...when we started talking about stem cell research, Frank Luntz wrote a memo. Frank Luntz is the conservative language man. And the memo said, “Don’t talk about stem cell research; talk about embryonic stem cell research.” Why? And notice this has spread. The New York Times says embryonic stem cell research. The Democrats say embryonic stem cell research. The bill in California says embryonic stem cell research. What is the mental image of an embryo? Think about it, it’s a little baby. Tom DeLay says stem cell research allows people to tear babies apart. Dismember embryos. How does it really work in stem cell research? Stem cell research is carried out on blastocysts. What’s a blastocyst look like? It’s a hollow sphere, just a few days old. It has in it a small number of stem cells. No hair cells, arm cells, blood cells, heart cells, brain cells, nothing else but undifferentiated stem cells. And if you called it blastocyst stem cell research, who would care? But that’s what it really is.Upon hearing him speak, I immediately grabbed his book, Don't Think Of An Elephant. Lakoff is a Professor of Cognitive Science and Linguistics, and a founding senior fellow of the Rockridge Institute.
Language matters, framing matters. And framing can distort the truth. It’s very very important, that framing can distort the truth simply by carrying mental imagery. And you know about mental imagery, that’s what you deal with every day.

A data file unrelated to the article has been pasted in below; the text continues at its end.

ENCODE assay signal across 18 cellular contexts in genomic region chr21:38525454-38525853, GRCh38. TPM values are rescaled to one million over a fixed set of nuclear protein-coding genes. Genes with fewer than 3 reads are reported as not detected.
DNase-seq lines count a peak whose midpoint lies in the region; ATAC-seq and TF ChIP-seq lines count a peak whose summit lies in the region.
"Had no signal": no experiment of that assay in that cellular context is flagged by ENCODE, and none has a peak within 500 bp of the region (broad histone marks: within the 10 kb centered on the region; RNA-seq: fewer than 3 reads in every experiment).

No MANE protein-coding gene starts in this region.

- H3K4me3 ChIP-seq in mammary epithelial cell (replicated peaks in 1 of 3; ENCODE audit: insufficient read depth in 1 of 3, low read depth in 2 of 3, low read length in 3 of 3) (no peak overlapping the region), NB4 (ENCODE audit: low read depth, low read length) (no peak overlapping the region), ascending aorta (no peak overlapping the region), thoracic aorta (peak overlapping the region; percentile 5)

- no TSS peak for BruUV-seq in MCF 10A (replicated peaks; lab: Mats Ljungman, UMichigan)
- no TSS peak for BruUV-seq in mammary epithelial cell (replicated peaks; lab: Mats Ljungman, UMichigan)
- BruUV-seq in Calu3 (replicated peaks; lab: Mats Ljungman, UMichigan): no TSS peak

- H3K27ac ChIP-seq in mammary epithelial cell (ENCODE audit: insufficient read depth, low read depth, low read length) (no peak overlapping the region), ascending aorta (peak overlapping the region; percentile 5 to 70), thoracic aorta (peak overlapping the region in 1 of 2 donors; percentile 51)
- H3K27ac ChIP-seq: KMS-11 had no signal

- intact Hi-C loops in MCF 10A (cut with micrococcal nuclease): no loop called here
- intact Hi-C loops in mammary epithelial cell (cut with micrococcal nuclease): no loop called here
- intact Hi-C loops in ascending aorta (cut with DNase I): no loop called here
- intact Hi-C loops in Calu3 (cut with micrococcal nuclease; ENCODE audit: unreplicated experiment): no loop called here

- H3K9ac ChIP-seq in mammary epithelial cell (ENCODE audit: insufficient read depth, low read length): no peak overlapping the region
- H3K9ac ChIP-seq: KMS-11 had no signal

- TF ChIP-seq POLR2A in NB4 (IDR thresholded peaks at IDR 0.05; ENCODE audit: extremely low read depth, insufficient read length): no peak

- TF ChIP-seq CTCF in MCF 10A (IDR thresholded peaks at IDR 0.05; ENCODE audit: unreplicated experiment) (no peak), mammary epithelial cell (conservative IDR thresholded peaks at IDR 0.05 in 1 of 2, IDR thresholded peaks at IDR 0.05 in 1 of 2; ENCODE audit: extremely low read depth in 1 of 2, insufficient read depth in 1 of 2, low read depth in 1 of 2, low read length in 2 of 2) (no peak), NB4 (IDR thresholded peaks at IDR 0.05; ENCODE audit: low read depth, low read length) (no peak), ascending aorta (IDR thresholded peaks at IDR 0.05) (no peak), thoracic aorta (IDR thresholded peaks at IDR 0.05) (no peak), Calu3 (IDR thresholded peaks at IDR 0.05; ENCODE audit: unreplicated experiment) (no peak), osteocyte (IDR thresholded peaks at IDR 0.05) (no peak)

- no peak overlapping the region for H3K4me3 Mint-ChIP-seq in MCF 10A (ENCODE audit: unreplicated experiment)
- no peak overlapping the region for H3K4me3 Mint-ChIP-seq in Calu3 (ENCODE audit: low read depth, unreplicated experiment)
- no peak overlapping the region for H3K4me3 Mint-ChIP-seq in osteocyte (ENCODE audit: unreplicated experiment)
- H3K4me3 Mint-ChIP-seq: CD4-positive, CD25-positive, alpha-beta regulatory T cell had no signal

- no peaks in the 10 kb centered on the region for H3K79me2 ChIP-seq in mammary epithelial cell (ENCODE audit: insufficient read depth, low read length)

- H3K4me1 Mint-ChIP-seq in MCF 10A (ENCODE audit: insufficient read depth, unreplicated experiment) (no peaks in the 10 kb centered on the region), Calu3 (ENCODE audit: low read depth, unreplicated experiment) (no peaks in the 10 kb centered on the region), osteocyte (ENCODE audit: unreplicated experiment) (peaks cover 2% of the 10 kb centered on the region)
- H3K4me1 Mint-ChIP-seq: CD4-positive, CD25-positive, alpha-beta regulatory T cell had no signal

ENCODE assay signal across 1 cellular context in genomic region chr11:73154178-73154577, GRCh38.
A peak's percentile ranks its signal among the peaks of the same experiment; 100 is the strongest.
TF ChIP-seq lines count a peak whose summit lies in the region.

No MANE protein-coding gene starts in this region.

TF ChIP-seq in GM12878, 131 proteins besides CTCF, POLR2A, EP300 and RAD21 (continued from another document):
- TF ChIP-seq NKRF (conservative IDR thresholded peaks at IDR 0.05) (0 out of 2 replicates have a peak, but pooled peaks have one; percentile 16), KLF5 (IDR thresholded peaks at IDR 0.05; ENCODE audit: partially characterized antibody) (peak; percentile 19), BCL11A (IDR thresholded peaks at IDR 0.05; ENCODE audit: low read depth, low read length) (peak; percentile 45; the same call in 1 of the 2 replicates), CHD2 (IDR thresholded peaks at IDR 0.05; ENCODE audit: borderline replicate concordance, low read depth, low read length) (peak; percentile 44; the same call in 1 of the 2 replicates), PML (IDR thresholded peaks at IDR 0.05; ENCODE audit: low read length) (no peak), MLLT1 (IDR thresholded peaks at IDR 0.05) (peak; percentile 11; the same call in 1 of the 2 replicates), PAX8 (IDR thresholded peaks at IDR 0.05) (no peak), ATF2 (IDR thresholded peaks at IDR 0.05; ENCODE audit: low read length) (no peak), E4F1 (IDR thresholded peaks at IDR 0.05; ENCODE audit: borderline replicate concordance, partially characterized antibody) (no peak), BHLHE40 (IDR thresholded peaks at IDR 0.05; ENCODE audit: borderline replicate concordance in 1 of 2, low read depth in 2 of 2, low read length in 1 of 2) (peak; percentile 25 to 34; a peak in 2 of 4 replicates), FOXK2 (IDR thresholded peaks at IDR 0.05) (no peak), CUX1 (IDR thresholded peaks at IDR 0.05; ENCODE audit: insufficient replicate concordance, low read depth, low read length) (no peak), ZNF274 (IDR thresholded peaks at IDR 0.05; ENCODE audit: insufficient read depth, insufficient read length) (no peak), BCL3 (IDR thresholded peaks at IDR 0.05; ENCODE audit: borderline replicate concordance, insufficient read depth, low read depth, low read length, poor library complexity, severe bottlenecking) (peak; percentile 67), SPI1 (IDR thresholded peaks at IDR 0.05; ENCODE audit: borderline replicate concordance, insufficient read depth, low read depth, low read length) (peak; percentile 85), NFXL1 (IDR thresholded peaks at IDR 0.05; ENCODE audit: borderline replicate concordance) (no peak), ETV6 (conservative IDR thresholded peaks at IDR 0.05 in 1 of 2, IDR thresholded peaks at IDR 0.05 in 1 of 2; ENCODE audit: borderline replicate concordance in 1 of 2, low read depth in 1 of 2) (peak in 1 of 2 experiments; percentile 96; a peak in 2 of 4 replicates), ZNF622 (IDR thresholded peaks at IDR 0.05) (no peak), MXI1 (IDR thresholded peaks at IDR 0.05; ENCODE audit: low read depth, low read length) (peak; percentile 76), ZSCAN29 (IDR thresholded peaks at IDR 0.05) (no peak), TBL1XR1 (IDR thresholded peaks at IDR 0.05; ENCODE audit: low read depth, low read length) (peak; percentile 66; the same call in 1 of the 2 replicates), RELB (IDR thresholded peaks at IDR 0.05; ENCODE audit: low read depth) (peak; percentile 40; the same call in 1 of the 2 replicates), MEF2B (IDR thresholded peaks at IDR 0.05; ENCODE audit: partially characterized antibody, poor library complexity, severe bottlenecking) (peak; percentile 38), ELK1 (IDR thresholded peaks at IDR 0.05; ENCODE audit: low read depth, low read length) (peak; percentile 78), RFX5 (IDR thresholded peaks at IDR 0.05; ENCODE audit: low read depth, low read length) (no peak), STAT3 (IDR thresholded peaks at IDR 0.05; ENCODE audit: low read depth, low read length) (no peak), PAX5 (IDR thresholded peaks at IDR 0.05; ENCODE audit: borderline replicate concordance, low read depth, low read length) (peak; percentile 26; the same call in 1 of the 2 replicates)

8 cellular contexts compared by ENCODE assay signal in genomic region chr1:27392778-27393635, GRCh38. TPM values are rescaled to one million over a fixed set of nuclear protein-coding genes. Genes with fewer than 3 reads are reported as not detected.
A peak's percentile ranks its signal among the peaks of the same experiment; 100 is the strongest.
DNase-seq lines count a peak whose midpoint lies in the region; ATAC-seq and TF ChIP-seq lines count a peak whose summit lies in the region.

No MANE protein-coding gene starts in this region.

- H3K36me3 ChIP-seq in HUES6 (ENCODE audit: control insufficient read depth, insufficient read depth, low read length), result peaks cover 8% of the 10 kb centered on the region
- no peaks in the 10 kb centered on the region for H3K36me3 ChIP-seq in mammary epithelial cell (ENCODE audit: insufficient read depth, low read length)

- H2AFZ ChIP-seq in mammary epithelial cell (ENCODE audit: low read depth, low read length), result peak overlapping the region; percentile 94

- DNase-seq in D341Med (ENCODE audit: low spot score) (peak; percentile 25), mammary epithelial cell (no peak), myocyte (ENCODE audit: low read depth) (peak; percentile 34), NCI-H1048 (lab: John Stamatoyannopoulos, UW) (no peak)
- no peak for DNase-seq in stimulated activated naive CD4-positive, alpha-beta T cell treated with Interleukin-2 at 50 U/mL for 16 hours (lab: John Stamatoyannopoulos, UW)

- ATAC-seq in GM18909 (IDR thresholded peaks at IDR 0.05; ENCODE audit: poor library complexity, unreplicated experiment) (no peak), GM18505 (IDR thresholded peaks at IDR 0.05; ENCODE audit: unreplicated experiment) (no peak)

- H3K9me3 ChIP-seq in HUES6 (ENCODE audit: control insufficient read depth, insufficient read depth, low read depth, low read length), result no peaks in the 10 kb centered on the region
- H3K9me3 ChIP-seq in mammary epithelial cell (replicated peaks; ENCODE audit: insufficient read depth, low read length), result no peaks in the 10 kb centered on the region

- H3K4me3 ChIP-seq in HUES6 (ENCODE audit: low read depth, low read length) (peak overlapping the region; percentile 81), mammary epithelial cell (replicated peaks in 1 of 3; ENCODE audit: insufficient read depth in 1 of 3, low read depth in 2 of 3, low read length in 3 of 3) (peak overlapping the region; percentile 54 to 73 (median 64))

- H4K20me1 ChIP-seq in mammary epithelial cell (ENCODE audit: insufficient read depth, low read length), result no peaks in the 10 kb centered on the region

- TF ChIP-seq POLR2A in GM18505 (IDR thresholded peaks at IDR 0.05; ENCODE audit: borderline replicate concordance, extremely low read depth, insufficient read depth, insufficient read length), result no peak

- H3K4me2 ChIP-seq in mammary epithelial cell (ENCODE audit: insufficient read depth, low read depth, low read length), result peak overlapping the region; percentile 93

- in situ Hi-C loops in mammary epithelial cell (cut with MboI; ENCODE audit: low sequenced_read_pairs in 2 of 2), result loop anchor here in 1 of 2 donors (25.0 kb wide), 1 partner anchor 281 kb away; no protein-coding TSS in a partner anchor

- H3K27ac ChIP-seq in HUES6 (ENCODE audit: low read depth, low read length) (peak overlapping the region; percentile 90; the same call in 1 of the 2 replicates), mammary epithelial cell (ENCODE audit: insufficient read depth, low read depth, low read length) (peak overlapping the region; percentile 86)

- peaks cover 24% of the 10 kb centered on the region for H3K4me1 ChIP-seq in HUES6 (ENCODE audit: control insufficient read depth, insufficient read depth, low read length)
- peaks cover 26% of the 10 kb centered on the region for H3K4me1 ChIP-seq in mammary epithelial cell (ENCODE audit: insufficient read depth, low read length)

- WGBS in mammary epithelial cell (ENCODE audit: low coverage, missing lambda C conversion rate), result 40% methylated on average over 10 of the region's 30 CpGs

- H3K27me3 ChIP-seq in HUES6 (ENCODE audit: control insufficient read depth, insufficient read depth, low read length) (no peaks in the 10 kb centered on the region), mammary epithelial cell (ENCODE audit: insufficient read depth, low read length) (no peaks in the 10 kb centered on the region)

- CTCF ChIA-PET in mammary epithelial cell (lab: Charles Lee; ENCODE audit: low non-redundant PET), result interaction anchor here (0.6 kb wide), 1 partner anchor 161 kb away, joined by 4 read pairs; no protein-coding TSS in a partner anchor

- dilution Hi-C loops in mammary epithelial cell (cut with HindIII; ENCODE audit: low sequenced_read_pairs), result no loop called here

"'Freedom' is one of the most contested words in American political discourse. For many Democrats, it seems that President Bush's use of the word is meaningless and contradictory--deployed opportunistically to justify American military action abroad and the curtailing of civil liberties at home. But in Whose Freedom?, George Lakoff... reveals that in fact the right has effected a devastatingly coherent and idealogical redefinition of freedom.... In a bold and alarming analysis, Lakoff describes how the country is divided by two dramatically different worldviews, cognitive frames that determine how we think about economic policy, religion, science, foreign affairs - and freedom.Any book that can make a coherent argument for the fact that there are basic, physiological differences between liberals and conservatives is worth a read, in my view.
Posted by FleshPresser at 9:30 PM /